Want to Master your Gardening techniques and grow your own food?

Food and water are critical for human survival, but aside from acquiring our food from out in the “wilds” of grocery store shelves or a fast food drive through, do any of us have a real relationship with our food? Do we know where our food comes from before is processed, or how it is grown?

The answers to these questions can be found within the Washington State University Master Gardeners Program. Funny enough, some people were thinking about the exact same questions back in 1973 when the first WSU Master Gardeners Program was initiated in the state of Washington. The program just celebrated its 37th anniversary with an estimation of 1,600 volunteers having completed the course. This program not only teaches a person how to grow their own supply of fruits and vegetables, but it expands to teaching volunteers about pest management, selection of appropriate plants, reducing the impact of invasive species within the area and the conservation and quality of one’s water supply.

Now you may grunt and groan at the prospect of having to grow your own food, you may even say, “How is that supposed to help me eat now, let alone help me with my hot pocket deficiency?” Your answer would be that due to the work of both master gardeners and farmers over the growing seasons, you have access to food (though hot pockets are another story).

Growing one’s own food can be a pain if one doesn’t know a thing about gardening, but that is why programs such as this are important. They keep the access to that knowledge flowing, so that anyone who takes an interest in learning how to grow can readily contact and receive assistance, whether it be preparing land for their first crop or knowing which crops grow best at certain times.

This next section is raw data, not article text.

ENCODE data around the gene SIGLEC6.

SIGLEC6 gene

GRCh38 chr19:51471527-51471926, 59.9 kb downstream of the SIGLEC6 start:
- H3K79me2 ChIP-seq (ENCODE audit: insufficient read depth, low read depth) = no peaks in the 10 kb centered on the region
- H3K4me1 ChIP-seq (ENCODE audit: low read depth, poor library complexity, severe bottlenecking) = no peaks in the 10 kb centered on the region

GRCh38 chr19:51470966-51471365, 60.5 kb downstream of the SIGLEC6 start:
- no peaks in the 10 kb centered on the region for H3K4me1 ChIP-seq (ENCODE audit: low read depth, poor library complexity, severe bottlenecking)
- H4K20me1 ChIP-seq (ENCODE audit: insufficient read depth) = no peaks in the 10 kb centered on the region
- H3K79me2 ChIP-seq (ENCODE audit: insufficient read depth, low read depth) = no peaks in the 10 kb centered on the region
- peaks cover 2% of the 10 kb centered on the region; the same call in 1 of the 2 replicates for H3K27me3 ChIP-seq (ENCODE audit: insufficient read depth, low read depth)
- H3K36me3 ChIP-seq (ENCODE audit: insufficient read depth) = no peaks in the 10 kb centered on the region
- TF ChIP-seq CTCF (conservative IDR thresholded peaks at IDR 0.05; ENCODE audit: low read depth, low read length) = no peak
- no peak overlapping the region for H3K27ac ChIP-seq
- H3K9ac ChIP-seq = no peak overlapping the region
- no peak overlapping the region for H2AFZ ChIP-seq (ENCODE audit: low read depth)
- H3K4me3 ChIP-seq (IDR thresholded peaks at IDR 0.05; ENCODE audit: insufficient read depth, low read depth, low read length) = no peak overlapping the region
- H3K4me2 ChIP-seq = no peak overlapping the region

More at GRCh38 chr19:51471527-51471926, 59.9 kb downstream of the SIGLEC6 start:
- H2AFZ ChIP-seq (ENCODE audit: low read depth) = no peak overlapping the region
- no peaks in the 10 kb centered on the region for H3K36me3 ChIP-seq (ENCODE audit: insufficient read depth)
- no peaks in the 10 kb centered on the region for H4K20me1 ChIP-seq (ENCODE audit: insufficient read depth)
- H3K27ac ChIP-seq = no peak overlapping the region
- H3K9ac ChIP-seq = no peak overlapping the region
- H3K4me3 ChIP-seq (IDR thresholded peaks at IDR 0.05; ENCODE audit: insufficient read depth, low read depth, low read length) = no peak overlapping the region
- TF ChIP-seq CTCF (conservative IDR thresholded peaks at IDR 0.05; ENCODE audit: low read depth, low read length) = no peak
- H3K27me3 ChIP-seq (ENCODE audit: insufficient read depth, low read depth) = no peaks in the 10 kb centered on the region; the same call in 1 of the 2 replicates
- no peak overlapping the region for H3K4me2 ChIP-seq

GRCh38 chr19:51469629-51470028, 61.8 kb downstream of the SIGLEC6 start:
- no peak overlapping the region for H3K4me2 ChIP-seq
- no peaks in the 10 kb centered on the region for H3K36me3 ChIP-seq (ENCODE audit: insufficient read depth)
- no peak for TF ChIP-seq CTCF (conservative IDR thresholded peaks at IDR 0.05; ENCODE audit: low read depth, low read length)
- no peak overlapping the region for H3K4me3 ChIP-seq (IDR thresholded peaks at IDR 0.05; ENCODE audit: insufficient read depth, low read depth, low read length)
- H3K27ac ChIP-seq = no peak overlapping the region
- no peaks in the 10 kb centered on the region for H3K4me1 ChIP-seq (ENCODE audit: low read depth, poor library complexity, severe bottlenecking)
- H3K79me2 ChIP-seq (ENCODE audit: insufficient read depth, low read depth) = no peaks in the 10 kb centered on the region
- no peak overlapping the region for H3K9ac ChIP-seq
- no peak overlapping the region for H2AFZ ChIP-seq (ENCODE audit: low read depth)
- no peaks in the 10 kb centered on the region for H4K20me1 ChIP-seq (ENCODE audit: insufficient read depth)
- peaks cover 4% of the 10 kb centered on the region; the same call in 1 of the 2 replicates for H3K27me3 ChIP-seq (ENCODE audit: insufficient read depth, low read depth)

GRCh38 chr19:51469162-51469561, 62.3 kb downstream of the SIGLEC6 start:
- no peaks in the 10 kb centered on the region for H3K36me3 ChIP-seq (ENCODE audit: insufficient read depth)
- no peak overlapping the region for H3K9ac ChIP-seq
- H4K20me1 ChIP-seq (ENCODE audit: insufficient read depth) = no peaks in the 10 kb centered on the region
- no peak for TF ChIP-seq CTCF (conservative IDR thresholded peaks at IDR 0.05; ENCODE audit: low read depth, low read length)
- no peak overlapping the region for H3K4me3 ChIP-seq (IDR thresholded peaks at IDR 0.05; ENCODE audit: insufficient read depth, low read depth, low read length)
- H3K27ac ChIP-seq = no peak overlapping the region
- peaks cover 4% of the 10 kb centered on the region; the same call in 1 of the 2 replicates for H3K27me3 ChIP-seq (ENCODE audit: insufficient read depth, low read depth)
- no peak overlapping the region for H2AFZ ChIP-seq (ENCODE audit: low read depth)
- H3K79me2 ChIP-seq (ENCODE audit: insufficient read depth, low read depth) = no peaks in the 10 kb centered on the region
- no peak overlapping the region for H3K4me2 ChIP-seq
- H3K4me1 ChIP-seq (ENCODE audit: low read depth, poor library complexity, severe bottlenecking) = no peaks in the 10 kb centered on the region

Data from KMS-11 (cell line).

Though the program requires a commitment of around 85 hours of training it brings with it the learning of a new skill. As Erika Johnson, the programs coordinator explains, “It means serving as a steward of our planet’s natural resources. Personal and professional gains associated with volunteer service as a Master Gardener are many and varied depending upon the goals an individual has.”

The program deals with more than just learning to garden, as Johnson brought up. Greenhouse operations, public speaking, presentation development, writing, leadership and project coordination are just a few of the additional things one can get involved with learning and teaching about in the program.

Robert Bacon, Sustainability Engineer at WSU Vancouver, is a trained master gardener. Bacon recalled a specific volunteer experience regarding a tree that appeared to be sapping. Bacon was able to use the knowledge he attained through the program to explain to a person who thought a tree simply losing sap but it was in fact ants moving aphids around the tree to produce sap the ants could eat.

The Master Gardener program allows for volunteers to benefit the community through volunteering their time to not only answer questions such as what is happening with trees, but also to do hands on work in communities. This hands on work is not only through planting gardens, but helping in the planning and developing processes, which ultimately benefits both the community as well as giving the volunteer meaningful experience and knowledge.

“I haven’t had one point that I’ve decided where [the Master Gardener program] wasn’t beneficial, and that’s something that I think I’ll keep with me forever. I’ll be able to just keep going and 30 years from [now] I’m hoping to have that many years of back-up knowledge that I can impart towards others,” said Bacon.

For those interested in working in community development, this program could be very useful. For the rest of us, how is this knowledge important? Bacon poses this question in reply: if this system wasn’t here, could you feed yourself? Whether one wishes to simply learn this knowledge or become a more active member in the community, either way will provide information that can be used throughout the entirety of your life.

To learn more about the Master Gardener program visit their website.

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